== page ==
Review by Choice Review
Valuable both as a documented view of the Irish struggle for freedom and as an anecdotal history of the Abbey Theatre, this book presents a background against which the highly complicated emotional relationships of Yeats's "Helen of Troy" and Yeats himself were played out. In the first introduction Anna MacBride White (grandchild of Maud Gonne's son, John MacBride) recalls wonderful memories from her childhood when "Madame," as Maud was known in her last years, resided in Anna's English country home. In his essay Jeffares (author of two Yeats biographies) gives a helpful account, illustrated with lyrics, of the worlds of this famous couple, the woman's larger because of her travels for the Irish cause. Maud writes to her sister, Kathleen, that "as for Willie Yeats I love him dearly as a friend but I could not for one minute imagine marrying him." The dust jacket shows two portraits of Maud; in both she seems unconscious of the artist standing behind her whose work she so admired. Meant for a popular readership as the simple bibliography here indicates, this hefty collection may even so be more useful to academics than an explication de texte approach because of the new facts and the study aids it offers. It pictures well a great-hearted apostle for social justice, who (re Yeats and Ireland) remained always true to the Gonne family motto, "Enduring and Hoping." B. Quinn; formerly, College of Saint Teresa
Copyright American Library Association, used with permission.
Review by Publisher's Weekly Review
This very interesting collection documents the lengthy platonic love affair between Irish poet and dramatist William Butler Yeats (1865-1939) and Irish nationalist Maude Gonne (1865-1953), which began when both were in their 20s and lasted until Yeats's death--despite Gonne's 1903 marriage to and subsequent divorce from John MacBride. Jeffares ( W. B. Yeats: Man and Poet ) and Gonne's granddaughter White have edited and supplied introductory material for the letters, most written by Gonne to Yeats. Principal subjects include the couple's mutual interest in mysticism, the Irish literary revival, their political differences (she was an activist committed to Irish independence at any price; he was a moderate) and their ``spiritual marriage''p27 --Gonne, who disliked sexual love, repeatedly turned down Yeats's offers of a more conventional union. The collection provides primary source material for Irish and literary historians. ( Dec. ) (c) Copyright PWxyz, LLC. All rights reserved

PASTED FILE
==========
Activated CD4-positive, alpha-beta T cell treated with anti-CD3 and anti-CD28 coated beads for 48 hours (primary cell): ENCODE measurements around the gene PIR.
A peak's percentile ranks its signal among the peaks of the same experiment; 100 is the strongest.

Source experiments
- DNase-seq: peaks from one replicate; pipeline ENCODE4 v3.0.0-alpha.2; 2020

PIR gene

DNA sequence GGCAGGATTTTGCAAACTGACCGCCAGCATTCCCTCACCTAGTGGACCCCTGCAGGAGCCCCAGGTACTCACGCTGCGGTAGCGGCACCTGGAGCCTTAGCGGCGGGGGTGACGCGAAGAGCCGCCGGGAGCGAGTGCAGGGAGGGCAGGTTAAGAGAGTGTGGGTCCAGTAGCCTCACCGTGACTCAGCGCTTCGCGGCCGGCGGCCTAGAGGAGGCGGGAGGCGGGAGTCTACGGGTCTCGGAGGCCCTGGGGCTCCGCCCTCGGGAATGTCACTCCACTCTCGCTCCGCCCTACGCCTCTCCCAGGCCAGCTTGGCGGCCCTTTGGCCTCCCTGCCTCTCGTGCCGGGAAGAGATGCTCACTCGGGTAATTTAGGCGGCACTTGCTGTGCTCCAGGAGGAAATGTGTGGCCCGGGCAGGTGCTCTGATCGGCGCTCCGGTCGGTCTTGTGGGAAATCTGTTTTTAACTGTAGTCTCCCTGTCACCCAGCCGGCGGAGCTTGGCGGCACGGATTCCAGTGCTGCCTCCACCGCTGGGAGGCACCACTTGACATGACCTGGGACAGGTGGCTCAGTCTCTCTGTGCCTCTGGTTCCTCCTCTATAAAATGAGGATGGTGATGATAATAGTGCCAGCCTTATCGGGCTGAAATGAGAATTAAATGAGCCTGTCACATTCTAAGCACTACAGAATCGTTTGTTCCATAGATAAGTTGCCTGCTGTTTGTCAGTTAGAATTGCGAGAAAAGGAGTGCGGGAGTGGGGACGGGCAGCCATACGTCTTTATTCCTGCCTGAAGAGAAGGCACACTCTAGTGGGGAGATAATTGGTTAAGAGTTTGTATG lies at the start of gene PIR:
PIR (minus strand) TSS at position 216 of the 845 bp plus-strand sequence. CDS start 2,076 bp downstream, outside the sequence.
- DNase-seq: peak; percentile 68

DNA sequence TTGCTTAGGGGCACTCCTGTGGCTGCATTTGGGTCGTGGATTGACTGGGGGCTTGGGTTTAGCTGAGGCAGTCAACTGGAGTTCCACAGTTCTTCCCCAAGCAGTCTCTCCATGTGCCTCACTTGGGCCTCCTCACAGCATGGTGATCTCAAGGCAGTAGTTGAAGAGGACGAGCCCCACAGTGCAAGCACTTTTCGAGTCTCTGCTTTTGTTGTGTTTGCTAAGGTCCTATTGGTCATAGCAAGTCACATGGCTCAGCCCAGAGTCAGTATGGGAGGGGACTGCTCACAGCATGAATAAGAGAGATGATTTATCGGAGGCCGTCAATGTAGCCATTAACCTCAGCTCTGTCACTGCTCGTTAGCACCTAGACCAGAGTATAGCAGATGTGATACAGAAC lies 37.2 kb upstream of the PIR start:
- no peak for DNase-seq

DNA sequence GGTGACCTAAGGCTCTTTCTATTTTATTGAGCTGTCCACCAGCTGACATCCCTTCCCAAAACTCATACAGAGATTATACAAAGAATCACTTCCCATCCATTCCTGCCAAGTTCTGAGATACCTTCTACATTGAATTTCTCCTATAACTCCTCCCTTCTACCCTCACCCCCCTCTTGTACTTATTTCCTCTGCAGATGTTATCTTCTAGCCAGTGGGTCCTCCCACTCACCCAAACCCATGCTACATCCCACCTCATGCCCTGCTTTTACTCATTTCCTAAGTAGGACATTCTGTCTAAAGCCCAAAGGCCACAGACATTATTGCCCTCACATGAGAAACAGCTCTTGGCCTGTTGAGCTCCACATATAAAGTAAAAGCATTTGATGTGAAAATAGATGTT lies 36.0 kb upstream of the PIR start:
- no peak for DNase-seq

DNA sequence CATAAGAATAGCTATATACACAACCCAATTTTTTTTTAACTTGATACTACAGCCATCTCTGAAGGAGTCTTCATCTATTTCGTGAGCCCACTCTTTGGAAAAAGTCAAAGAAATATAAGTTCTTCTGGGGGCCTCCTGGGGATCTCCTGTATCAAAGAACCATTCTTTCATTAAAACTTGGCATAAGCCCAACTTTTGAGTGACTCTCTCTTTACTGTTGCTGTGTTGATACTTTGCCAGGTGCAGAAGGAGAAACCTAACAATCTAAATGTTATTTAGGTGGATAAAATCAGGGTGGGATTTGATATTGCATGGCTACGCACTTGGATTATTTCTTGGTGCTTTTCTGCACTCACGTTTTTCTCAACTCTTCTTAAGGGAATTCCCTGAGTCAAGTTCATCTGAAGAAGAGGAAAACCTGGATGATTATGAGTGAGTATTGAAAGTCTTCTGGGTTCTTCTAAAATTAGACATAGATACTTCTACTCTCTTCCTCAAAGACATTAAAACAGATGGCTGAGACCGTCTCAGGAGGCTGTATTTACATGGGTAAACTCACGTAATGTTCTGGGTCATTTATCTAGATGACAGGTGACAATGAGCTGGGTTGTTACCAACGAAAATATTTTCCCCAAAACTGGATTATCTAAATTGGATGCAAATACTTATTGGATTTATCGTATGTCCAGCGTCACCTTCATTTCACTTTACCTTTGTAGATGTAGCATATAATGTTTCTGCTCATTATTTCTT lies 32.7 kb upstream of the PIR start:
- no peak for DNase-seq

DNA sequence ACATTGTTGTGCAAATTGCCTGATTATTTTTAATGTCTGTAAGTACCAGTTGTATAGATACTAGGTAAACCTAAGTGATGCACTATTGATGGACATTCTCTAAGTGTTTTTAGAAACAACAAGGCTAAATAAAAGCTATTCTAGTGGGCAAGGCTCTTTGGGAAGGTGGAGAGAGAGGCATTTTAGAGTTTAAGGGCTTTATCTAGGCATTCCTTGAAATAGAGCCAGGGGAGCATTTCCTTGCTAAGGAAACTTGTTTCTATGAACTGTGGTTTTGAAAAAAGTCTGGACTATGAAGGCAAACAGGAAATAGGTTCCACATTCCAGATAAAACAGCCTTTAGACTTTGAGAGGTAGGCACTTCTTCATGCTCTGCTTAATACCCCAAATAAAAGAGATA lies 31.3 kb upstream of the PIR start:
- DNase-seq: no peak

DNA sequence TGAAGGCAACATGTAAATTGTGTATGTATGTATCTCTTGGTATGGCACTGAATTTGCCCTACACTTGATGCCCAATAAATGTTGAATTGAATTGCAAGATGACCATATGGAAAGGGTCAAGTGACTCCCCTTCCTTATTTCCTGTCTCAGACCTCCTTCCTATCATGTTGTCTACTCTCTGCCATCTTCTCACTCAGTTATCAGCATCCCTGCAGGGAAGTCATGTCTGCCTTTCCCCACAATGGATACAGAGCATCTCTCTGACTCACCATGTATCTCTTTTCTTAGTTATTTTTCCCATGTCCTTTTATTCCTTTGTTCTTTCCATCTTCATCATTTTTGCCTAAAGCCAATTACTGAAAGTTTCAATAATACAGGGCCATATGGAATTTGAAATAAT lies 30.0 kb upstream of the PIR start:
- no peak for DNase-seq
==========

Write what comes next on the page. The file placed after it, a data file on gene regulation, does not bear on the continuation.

(c) Copyright PWxyz, LLC. All rights reserved
Review by Library Journal Review
This correspondence, which began when Gonne was 22 and Yeats was 23 and ended with his death, includes 373 of her letters but only 30 of his since most of his were destroyed in the Irish Civil War. They are superbly edited, with complete notes identifying people and incidents likely to be unfamiliar to current readers. The introduction and connecting material provide biographical information and explain the circumstances in which the letters were written. Though Gonne was unwilling to marry Yeats, and they often disagreed on Irish politics, she was a significant influence on his poetry. These letters are valuable for their insights into her character, her relationship with Yeats, and Irish history during this period. Highly recommended, particularly for academic libraries.-- Judy Mimken, Saginaw Valley State Univ., Mich. (c) Copyright 2010. Library Journals LLC, a wholly owned subsidiary of Media Source, Inc. No redistribution permitted.
(c) Copyright Library Journals LLC, a wholly owned subsidiary of Media Source, Inc. No redistribution permitted.
Review by Kirkus Book Review
With only 29 Yeats letters to Maud Gonne extant (the others were destroyed in the Irish Civil War), and 373 of hers to him, this is hardly a two-way exhibition--and you have to have a great taste for either Celtic myth, occultism, progressive Irish politics, or the plight of a gorgeous, plucky woman to stay fully involved here. Gonne was a lifelong enchantment upon Yeats, drawing him to her like a moth to flame--and her allure certainly depended as much upon her beauty and poise as her mysticism (her third letter to him begins, ``My dear Mr Yeats, Have you been having any occult work or visions in which I have been in any way mixed within the last week?'') and her insistence on a ``spiritual'' but not physical marriage between them. The more she told Yeats not to love her, the more the poor guy naturally did. Gonne herself was a little more than a dilettante: politically fearless if excessive, an actress, an impresario, an editor--never quite the wisp that her occultism recommended herself to be. Yeats wrote great poem after great poem to her, and thus she qualified as one of the sterling muses of history. She knew it, too: In one letter she writes, ``Our children were your poems of which I was the Father sowing the unrest & storm which made them possible & you the mother who brought them forth in suffering & in the highest beauty & our children had wings--.'' Too lopsided to be of general interest, but Yeatsians will lap it up. (Photographs.)
Copyright (c) Kirkus Reviews, used with permission.